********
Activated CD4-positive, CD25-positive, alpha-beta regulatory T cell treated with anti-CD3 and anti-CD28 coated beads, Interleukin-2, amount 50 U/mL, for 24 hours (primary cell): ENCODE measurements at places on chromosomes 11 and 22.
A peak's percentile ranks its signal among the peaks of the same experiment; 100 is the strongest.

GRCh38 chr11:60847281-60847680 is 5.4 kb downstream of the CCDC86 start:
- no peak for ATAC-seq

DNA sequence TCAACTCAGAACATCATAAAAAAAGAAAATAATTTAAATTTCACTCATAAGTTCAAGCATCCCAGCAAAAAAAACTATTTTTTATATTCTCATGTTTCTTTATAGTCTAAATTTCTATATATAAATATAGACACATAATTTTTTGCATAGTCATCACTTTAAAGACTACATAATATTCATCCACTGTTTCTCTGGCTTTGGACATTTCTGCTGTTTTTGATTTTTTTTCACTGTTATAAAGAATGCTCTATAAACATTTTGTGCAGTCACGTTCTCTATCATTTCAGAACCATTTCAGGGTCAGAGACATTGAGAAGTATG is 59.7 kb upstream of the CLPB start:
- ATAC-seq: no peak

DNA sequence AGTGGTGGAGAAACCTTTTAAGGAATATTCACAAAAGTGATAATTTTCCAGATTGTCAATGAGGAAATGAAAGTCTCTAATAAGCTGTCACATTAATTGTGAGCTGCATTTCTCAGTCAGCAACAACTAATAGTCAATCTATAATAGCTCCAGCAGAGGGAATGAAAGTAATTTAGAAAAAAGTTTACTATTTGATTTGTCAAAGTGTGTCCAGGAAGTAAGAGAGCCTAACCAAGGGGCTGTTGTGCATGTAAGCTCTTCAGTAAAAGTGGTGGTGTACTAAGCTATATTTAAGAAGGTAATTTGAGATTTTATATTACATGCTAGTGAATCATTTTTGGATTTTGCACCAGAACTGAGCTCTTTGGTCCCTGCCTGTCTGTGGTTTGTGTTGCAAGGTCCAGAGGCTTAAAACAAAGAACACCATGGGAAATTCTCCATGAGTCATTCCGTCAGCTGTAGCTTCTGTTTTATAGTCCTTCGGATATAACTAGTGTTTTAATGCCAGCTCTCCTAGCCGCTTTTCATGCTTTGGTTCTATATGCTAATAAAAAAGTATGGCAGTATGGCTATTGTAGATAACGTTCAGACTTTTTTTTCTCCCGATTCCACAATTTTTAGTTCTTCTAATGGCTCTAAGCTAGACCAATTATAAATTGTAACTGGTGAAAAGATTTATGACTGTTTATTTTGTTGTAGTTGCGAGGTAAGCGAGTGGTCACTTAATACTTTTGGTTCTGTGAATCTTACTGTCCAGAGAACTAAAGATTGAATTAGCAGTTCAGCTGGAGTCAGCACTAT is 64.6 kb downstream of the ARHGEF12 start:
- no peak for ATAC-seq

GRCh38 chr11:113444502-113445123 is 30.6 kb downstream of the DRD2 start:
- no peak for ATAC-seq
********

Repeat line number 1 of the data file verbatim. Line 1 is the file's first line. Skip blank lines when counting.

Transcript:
Activated CD4-positive, CD25-positive, alpha-beta regulatory T cell treated with anti-CD3 and anti-CD28 coated beads, Interleukin-2, amount 50 U/mL, for 24 hours (primary cell): ENCODE measurements at places on chromosomes 11 and 22.